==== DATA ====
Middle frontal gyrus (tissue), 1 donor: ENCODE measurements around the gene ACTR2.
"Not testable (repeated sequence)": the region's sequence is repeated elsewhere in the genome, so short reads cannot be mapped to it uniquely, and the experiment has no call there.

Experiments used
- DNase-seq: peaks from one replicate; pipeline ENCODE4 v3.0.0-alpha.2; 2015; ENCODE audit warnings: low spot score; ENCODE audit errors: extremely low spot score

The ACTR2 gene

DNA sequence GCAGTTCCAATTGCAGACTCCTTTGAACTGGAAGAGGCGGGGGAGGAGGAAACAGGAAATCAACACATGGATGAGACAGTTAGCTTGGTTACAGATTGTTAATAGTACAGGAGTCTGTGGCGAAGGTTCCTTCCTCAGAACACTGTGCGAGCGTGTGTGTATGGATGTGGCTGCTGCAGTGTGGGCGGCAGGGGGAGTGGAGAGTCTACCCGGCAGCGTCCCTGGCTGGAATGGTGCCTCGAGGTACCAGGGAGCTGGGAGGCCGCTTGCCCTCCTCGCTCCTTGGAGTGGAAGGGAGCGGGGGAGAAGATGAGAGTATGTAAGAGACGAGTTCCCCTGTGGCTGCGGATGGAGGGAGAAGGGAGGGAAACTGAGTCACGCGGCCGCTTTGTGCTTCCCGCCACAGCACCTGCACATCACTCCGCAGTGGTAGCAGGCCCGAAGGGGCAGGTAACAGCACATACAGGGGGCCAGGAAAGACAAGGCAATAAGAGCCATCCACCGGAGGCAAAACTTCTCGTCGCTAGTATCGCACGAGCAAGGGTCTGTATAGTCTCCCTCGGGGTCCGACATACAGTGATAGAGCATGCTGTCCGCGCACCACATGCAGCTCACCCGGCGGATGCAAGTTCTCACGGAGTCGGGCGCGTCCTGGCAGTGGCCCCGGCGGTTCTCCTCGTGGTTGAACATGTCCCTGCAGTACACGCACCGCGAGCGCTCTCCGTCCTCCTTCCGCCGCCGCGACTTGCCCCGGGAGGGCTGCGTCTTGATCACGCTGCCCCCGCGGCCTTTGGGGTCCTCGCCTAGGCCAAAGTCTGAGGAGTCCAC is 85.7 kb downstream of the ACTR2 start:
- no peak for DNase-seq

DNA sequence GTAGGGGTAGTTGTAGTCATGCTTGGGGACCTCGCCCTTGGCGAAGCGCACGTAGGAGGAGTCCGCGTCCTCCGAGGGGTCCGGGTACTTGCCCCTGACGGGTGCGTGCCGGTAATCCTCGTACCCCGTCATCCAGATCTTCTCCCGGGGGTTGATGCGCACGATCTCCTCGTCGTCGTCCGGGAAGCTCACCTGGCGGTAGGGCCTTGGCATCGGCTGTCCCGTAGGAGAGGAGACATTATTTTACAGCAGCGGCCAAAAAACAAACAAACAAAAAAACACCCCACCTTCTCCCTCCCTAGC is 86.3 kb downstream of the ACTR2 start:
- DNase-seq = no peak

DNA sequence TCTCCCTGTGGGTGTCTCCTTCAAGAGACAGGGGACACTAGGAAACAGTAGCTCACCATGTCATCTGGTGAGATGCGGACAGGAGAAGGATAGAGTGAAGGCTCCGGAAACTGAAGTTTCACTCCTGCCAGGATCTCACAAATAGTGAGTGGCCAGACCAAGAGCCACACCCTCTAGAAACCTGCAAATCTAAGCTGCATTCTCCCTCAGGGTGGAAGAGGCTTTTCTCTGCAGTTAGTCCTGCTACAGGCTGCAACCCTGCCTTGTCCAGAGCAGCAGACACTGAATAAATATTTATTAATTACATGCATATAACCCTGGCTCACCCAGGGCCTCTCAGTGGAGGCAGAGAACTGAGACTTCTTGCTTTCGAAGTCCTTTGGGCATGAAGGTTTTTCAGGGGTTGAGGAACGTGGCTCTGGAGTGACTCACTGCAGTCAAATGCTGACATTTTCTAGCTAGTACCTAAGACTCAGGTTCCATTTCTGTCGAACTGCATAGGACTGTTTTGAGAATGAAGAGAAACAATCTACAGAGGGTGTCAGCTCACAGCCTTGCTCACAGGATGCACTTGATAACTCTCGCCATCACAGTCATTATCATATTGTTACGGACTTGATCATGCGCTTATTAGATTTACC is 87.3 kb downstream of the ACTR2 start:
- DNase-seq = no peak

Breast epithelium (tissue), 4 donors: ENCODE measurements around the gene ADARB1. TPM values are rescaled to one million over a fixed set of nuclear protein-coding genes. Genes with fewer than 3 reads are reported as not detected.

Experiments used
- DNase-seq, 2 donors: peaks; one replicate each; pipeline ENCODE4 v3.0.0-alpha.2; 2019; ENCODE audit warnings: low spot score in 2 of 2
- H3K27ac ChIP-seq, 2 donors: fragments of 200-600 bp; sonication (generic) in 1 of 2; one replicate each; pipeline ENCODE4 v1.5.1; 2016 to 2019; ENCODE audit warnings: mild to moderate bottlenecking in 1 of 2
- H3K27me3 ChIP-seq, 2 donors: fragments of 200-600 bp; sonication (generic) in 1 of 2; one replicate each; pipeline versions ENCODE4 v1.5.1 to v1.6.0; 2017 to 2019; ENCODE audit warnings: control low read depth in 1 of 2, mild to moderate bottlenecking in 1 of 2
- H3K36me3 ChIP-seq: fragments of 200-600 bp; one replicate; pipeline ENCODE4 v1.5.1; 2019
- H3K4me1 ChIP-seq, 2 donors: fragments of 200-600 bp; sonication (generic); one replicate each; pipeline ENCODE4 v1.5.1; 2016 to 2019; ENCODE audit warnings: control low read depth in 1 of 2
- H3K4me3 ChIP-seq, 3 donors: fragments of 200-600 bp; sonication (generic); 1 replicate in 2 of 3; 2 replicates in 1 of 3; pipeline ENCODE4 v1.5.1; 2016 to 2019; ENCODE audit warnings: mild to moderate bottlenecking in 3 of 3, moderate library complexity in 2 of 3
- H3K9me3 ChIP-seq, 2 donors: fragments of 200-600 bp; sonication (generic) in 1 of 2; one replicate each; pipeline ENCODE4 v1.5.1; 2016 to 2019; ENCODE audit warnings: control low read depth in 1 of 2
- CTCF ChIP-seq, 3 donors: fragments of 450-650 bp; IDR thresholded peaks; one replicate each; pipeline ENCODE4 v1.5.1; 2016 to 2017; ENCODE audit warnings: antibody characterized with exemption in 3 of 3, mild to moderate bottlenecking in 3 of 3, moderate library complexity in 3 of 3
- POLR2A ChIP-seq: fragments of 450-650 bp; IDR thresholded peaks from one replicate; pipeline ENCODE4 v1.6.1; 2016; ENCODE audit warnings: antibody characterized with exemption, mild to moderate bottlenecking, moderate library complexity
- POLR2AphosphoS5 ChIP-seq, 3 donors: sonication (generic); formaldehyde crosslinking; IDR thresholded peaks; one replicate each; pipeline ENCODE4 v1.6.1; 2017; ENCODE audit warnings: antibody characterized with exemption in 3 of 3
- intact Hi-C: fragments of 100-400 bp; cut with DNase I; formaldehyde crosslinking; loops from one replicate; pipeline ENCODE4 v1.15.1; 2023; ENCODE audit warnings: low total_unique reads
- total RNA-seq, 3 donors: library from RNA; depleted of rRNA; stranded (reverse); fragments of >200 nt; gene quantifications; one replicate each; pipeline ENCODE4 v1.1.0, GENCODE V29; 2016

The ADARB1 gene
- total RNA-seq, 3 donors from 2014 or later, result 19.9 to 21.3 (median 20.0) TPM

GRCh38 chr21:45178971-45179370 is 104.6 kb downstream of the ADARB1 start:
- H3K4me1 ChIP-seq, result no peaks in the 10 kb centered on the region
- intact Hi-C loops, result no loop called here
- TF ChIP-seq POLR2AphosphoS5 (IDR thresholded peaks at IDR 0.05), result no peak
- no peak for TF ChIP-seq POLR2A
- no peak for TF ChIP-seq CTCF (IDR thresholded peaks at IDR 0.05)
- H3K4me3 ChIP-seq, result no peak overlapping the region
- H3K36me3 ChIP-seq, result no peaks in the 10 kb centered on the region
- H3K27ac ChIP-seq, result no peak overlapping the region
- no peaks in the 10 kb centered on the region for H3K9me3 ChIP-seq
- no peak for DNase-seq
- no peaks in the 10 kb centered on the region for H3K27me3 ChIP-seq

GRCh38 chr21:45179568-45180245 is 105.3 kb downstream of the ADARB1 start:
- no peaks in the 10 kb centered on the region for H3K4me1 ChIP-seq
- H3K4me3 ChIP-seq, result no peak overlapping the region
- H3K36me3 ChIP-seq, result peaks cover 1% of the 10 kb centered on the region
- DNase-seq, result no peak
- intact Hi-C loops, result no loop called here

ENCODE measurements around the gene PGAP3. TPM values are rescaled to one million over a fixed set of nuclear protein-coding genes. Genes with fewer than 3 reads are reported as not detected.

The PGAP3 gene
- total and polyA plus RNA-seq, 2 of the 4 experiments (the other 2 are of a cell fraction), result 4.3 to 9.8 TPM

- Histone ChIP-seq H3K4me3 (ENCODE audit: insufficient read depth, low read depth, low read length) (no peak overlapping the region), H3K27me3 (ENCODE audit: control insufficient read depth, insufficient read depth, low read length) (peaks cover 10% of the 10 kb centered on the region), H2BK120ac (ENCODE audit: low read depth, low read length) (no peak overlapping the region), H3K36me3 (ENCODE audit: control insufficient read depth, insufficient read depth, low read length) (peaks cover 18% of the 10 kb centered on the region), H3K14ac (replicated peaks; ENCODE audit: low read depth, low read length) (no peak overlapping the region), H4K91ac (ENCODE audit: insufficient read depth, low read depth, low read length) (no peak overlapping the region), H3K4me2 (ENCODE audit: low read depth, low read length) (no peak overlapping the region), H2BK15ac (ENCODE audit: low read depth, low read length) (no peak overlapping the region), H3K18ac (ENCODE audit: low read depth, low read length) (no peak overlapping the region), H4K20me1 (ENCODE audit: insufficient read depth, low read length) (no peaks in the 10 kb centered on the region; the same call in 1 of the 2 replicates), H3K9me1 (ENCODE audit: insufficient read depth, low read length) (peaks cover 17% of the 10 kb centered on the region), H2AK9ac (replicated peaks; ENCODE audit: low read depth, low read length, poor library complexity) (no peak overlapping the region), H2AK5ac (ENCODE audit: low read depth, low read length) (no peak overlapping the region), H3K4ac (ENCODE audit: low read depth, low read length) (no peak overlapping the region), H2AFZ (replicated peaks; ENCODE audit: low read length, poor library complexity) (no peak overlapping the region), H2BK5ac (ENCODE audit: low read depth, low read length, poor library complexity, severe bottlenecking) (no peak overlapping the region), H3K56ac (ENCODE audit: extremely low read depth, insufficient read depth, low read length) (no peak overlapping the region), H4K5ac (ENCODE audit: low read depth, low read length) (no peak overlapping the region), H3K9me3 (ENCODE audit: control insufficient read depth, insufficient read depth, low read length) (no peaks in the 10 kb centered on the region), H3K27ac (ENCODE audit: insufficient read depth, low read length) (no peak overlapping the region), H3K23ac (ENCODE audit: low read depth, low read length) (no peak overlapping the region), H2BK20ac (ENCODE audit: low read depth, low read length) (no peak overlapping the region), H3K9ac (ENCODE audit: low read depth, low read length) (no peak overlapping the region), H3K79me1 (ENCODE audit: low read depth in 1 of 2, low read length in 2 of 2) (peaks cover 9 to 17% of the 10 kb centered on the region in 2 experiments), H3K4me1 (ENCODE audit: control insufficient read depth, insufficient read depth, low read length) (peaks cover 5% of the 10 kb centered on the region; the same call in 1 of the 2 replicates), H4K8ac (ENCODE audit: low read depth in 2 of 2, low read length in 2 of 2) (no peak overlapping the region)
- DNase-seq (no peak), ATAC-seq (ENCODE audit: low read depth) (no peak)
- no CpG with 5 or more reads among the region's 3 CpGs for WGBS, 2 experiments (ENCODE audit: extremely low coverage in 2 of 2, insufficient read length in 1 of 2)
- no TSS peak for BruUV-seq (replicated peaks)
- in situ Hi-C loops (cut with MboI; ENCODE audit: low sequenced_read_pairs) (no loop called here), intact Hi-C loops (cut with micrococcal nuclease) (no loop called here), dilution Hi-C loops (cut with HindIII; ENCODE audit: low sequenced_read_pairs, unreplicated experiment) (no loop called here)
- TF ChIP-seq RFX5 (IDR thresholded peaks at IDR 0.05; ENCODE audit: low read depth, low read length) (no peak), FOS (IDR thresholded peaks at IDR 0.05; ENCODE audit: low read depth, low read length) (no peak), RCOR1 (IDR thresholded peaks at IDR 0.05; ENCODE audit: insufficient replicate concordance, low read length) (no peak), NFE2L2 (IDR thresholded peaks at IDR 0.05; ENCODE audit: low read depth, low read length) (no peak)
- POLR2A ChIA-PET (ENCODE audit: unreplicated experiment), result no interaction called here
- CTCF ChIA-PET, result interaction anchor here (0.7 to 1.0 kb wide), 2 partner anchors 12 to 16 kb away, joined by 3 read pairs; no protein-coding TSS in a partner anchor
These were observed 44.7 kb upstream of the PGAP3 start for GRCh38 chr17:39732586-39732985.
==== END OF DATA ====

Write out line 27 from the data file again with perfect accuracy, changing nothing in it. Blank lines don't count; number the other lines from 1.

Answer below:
- total RNA-seq, 3 donors from 2014 or later, result 19.9 to 21.3 (median 20.0) TPM